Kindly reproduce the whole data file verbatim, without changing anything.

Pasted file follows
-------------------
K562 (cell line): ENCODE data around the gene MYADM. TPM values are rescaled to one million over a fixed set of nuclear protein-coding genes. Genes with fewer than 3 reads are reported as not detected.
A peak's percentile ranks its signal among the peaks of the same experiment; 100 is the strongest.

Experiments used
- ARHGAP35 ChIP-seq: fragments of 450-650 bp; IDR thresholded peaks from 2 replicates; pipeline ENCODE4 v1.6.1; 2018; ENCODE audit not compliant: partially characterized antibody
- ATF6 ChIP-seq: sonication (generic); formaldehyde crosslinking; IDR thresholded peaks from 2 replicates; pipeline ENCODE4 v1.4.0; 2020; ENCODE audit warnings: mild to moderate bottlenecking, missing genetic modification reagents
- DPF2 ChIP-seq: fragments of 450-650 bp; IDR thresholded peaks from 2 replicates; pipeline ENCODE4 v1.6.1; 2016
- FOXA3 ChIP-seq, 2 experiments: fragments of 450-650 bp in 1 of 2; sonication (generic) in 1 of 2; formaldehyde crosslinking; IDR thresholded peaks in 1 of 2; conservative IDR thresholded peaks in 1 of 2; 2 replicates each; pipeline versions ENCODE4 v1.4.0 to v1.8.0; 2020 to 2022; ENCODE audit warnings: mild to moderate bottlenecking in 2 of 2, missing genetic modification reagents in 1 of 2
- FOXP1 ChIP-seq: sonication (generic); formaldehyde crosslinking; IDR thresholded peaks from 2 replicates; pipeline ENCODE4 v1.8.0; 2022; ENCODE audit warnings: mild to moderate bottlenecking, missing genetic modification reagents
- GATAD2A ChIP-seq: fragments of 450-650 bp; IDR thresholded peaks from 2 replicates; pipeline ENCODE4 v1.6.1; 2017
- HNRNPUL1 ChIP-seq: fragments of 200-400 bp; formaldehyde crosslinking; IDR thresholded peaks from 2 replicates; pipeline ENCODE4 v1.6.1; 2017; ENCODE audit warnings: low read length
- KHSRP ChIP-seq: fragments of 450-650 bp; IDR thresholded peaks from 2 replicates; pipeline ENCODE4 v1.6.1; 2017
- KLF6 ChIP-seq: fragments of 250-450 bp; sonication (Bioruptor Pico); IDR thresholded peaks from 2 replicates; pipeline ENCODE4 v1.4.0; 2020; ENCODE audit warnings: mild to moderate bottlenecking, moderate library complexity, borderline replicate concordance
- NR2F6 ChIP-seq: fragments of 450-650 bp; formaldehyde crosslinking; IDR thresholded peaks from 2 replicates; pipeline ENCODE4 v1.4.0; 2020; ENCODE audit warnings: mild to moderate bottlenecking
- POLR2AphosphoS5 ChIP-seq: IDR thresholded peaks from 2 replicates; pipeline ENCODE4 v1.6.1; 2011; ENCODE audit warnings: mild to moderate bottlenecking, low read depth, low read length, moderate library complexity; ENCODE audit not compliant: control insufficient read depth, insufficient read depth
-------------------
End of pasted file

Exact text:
K562 (cell line): ENCODE data around the gene MYADM. TPM values are rescaled to one million over a fixed set of nuclear protein-coding genes. Genes with fewer than 3 reads are reported as not detected.
A peak's percentile ranks its signal among the peaks of the same experiment; 100 is the strongest.

Experiments used
- ARHGAP35 ChIP-seq: fragments of 450-650 bp; IDR thresholded peaks from 2 replicates; pipeline ENCODE4 v1.6.1; 2018; ENCODE audit not compliant: partially characterized antibody
- ATF6 ChIP-seq: sonication (generic); formaldehyde crosslinking; IDR thresholded peaks from 2 replicates; pipeline ENCODE4 v1.4.0; 2020; ENCODE audit warnings: mild to moderate bottlenecking, missing genetic modification reagents
- DPF2 ChIP-seq: fragments of 450-650 bp; IDR thresholded peaks from 2 replicates; pipeline ENCODE4 v1.6.1; 2016
- FOXA3 ChIP-seq, 2 experiments: fragments of 450-650 bp in 1 of 2; sonication (generic) in 1 of 2; formaldehyde crosslinking; IDR thresholded peaks in 1 of 2; conservative IDR thresholded peaks in 1 of 2; 2 replicates each; pipeline versions ENCODE4 v1.4.0 to v1.8.0; 2020 to 2022; ENCODE audit warnings: mild to moderate bottlenecking in 2 of 2, missing genetic modification reagents in 1 of 2
- FOXP1 ChIP-seq: sonication (generic); formaldehyde crosslinking; IDR thresholded peaks from 2 replicates; pipeline ENCODE4 v1.8.0; 2022; ENCODE audit warnings: mild to moderate bottlenecking, missing genetic modification reagents
- GATAD2A ChIP-seq: fragments of 450-650 bp; IDR thresholded peaks from 2 replicates; pipeline ENCODE4 v1.6.1; 2017
- HNRNPUL1 ChIP-seq: fragments of 200-400 bp; formaldehyde crosslinking; IDR thresholded peaks from 2 replicates; pipeline ENCODE4 v1.6.1; 2017; ENCODE audit warnings: low read length
- KHSRP ChIP-seq: fragments of 450-650 bp; IDR thresholded peaks from 2 replicates; pipeline ENCODE4 v1.6.1; 2017
- KLF6 ChIP-seq: fragments of 250-450 bp; sonication (Bioruptor Pico); IDR thresholded peaks from 2 replicates; pipeline ENCODE4 v1.4.0; 2020; ENCODE audit warnings: mild to moderate bottlenecking, moderate library complexity, borderline replicate concordance
- NR2F6 ChIP-seq: fragments of 450-650 bp; formaldehyde crosslinking; IDR thresholded peaks from 2 replicates; pipeline ENCODE4 v1.4.0; 2020; ENCODE audit warnings: mild to moderate bottlenecking
- POLR2AphosphoS5 ChIP-seq: IDR thresholded peaks from 2 replicates; pipeline ENCODE4 v1.6.1; 2011; ENCODE audit warnings: mild to moderate bottlenecking, low read depth, low read length, moderate library complexity; ENCODE audit not compliant: control insufficient read depth, insufficient read depth